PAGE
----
Airless spray paint fan pattern tailing.
Tailing when spraying with an airless paint sprayer is a phenomena where two distinct heavier lines of paint appear on either edge of the paint spray pattern. Inside these heavier edge lines there may be no paint or very little paint before the spray pattern reappears and often becomes heavier towards the center.
Tailing with airless paint sprayers can be the result of several different factors or a combination of factors.
One common cause of tailing with an airless paint sprayer is not enough pressure. This could mean that the airless sprayer is malfunctioning and not developing enough pressure or that the paint being sprayed requires much more pressure than the airless sprayer, which is operating as designed, is capable of delivering.
Over the years I have seen tailing occur when spraying a certain brand and type of paint where it had not occurred with that brand and type of paint previously. This could be a result of fluctuations in manufacture where viscosities or other factors have moved slightly or where rapid temperature changes have occurred, usually towards colder temperature such as in winter.
A quick test to determine if it is the paint causing the two heavier lines either side of your spray pattern tailing effect or a fault with the airless paint sprayer causing the tailing effect is to try spraying a different brand or type of paint to see if it still tails. Success with a different brand does not prove there is a problem with the former brand as these issues can occur with any brand from time to time.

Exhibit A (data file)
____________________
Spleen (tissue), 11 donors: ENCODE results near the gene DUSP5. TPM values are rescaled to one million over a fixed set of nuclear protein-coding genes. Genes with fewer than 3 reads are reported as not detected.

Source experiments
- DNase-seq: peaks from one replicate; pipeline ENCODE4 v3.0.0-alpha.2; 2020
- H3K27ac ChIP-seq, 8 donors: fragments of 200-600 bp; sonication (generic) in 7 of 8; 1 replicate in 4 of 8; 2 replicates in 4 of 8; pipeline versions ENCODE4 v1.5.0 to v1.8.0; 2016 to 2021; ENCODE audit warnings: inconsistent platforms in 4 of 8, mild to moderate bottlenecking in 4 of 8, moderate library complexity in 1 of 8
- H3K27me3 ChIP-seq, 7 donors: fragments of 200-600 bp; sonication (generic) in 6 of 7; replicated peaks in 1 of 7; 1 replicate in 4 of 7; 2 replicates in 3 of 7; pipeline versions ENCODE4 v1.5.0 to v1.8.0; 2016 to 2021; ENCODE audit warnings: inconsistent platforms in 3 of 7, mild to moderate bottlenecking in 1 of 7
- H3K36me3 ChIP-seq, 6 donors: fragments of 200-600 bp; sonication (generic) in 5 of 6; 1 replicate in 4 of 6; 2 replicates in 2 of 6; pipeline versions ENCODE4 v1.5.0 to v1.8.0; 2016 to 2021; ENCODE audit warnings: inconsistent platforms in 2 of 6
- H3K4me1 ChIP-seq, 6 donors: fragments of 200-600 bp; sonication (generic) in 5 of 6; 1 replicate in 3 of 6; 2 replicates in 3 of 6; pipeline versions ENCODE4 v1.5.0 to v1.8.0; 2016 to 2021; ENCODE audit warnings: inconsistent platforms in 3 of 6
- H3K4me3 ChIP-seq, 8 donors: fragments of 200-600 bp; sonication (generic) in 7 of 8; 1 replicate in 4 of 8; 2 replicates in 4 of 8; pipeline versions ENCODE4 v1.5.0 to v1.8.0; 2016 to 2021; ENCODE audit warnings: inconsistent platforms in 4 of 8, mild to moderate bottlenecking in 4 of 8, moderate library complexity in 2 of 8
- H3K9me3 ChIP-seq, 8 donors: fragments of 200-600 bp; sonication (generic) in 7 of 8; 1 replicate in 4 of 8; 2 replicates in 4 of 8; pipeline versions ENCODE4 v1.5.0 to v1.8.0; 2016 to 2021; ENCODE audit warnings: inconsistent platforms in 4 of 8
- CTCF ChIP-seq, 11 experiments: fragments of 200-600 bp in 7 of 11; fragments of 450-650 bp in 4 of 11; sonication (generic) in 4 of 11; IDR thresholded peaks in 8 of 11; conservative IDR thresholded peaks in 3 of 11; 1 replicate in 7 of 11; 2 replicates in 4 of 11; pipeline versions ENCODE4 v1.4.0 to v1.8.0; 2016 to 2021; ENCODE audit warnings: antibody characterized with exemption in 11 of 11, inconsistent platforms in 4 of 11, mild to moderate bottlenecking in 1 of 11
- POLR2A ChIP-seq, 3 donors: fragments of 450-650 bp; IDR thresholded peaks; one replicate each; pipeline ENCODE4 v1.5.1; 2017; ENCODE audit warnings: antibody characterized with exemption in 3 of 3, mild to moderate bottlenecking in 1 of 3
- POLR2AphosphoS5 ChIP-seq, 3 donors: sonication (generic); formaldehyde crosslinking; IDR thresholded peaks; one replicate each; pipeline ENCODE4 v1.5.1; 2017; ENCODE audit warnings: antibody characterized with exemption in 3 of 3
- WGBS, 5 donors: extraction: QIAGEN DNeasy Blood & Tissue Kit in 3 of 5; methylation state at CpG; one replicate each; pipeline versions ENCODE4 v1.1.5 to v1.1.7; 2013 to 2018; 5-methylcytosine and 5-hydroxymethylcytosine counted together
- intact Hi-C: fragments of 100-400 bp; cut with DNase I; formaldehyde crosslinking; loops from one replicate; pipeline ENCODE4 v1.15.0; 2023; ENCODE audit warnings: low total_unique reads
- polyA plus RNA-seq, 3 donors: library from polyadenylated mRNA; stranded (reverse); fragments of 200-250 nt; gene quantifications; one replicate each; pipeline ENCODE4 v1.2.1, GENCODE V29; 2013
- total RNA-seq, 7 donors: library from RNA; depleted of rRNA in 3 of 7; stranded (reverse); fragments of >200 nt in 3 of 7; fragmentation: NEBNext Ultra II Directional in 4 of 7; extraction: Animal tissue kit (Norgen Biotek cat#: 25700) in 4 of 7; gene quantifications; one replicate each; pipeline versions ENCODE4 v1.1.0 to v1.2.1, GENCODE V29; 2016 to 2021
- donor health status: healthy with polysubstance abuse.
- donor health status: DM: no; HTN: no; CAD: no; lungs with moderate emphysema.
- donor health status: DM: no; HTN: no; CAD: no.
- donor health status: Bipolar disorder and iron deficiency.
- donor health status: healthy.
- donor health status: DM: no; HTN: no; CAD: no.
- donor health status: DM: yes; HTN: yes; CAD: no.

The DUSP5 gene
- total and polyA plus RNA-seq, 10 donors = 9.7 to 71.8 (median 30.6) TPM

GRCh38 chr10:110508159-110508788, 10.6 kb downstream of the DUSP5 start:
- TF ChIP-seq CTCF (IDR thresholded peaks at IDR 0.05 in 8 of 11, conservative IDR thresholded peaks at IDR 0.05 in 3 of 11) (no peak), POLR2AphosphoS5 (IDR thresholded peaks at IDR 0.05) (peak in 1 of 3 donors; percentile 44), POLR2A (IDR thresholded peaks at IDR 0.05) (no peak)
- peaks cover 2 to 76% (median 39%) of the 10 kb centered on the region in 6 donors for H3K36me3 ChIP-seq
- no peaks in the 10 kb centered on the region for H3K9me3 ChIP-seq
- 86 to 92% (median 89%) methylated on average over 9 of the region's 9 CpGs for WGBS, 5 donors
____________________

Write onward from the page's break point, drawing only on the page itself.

If testing your airless spray paint machine with a different paint eliminates the spray pattern tailing effect some options to try which may assist in reducing or eliminating the tailing effect with the paint at fault could be to warm the paint if it is cold, try thinning the paint slightly, some painting contractors have success by adding methylated spirits to water-based paints and a product from the Flood company called Floetrol Acrylic Paint Conditioner will often eliminate tailing in airless spray paint fan patterns.
If your airless spray paint machine tails with other types of paint as well try several other airless spray tips to see if there is any difference, check the actual pressure while your airless spray machine is spraying and if there is a huge pressure drop check that the airless spray tip being used is not too large for the actual airless spray machine model. Each airless spray machine manufacturer specifies a maximum airless spray tip size that can be used with each model of airless sprayer.
Should all the above options not reduce or eliminate the tailing and airless spraying pressures appears to be too low while spraying with the airless sprayer, follow the pump checking procedures for your airless pump to identify any faulty valves or other components.
If the machine is operating at pressures close to specifications and tailing is still occurring in the spray pattern refer to the paint manufacturer for recommended actual spraying pressures and recommended spray painting equipment for that paint.
I have seen numerous paints especially acrylic paints being sprayed many times over the years through an airless paint sprayer with a faint tail evident on either edge of the spray pattern which has not been affecting the final job. If you are able to spray at a pressure at or just above where tailing in the spray pattern is overcome then it is highly likely that the optimal spraying pressure for your paint and airless spray machine is achieved. This will result in reduced paint over spray and reduced wear to your airless spray pump, airless spray gun and airless spray tip